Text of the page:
Alongside warnings of cannabis’ negative effects, the spokesperson also said that the campaigns shall include “education in relation to the substance from a wider perspective.” This will include how cannabis is used in the extract of textiles and medicinals.

Acquiring plants

Lastly, this newsroom asked how the public will be able to acquire plants of their own and if a government authority will be providing seeds to those who wish to grow up to four plants in their household.

The spokesperson responded that it will listen to the public’s suggestions before deciding on how the government will distribute seeds or plants.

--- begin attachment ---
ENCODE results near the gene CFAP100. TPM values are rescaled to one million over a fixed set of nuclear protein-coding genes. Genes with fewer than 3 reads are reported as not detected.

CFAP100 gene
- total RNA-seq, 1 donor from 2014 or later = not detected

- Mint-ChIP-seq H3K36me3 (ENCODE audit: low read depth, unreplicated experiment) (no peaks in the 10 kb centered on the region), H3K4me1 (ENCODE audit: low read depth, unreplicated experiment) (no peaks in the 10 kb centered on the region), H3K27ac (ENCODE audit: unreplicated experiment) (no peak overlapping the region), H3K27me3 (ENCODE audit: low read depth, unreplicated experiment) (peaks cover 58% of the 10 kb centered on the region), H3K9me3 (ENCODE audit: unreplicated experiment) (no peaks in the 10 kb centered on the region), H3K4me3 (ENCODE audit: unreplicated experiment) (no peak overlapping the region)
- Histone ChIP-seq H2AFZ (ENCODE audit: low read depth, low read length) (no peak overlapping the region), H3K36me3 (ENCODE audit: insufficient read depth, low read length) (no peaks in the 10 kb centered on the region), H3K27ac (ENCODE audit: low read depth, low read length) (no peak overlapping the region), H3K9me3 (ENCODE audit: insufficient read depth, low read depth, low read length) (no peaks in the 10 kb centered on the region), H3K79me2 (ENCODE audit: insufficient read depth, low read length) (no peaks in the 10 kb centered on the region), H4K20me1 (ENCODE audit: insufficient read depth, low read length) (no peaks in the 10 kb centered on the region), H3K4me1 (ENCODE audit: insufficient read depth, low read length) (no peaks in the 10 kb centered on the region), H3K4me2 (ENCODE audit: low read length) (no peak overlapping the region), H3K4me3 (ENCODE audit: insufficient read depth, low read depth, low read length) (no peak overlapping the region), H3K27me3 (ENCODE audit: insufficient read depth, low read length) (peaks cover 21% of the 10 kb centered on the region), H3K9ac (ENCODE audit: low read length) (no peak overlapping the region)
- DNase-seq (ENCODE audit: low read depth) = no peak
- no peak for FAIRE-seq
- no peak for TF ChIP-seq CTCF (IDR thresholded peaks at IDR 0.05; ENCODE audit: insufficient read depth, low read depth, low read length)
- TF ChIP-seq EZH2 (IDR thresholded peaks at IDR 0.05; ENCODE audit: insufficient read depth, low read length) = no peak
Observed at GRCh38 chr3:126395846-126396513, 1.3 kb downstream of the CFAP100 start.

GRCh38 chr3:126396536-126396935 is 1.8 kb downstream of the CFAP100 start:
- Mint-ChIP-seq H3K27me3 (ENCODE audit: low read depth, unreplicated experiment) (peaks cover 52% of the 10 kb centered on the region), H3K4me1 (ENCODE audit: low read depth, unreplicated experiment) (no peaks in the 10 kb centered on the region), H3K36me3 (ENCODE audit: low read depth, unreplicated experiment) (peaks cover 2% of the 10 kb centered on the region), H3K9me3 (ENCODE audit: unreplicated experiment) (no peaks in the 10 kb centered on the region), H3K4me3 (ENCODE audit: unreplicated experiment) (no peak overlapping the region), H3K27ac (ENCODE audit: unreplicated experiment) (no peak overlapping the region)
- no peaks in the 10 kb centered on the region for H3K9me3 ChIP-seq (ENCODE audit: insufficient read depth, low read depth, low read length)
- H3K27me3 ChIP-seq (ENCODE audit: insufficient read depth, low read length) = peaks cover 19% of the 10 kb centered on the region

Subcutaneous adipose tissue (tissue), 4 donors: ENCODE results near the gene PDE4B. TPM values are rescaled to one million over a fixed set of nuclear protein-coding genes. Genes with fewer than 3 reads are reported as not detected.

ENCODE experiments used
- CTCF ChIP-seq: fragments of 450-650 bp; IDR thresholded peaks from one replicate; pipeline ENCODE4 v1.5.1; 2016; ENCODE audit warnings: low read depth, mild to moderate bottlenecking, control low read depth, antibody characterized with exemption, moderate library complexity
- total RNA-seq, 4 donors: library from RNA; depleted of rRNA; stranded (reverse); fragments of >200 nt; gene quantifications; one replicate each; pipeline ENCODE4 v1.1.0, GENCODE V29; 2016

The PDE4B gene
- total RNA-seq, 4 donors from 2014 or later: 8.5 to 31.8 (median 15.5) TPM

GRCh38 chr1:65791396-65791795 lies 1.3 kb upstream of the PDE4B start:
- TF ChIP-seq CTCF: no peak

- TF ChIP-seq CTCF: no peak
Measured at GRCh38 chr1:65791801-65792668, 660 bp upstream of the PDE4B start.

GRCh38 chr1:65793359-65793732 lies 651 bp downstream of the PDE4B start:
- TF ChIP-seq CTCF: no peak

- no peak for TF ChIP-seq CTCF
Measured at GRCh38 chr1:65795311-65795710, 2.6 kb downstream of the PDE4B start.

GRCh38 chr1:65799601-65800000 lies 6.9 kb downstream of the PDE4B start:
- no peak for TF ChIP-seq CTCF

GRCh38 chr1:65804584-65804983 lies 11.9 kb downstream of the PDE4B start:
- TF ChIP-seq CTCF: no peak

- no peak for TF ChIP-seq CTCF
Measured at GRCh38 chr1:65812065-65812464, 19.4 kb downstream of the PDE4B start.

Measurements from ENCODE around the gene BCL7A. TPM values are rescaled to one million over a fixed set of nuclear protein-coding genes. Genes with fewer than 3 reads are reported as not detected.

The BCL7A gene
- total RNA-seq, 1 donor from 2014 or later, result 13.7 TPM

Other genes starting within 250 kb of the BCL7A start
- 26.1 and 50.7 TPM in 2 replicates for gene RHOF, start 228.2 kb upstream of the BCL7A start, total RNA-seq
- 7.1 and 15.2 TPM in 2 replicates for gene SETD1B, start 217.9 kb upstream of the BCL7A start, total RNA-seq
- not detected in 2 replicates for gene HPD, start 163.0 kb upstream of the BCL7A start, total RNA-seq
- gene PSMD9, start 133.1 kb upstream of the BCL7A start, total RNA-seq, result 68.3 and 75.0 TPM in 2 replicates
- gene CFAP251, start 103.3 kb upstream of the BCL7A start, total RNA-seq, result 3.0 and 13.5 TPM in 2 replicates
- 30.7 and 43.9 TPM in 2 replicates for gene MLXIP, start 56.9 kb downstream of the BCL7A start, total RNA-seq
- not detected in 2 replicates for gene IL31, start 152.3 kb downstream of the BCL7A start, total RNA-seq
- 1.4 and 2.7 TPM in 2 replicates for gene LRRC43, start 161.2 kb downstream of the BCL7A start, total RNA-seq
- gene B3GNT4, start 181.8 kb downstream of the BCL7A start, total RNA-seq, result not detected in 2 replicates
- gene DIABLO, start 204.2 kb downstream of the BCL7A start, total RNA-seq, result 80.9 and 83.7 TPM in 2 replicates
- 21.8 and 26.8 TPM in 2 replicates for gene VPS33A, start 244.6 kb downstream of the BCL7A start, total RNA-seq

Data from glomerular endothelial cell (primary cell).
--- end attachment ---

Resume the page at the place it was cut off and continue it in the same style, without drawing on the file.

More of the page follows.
“One of the aims of this public consultation is to listen to the general public’s feedback and suggestions concerning this point,” the spokesperson said.

While it is uncertain just yet how plants will be distributed, the spokesperson made it clear that the aim of the White Paper is to minimize the illegal sale of cannabis.

“The principle of the White Paper is that traffickers and the black market will not keep having the upper hand as is the reality today,” the spokesperson said. “While this reform aims at fighting the stigma against the users, it increases the fight against pushers.”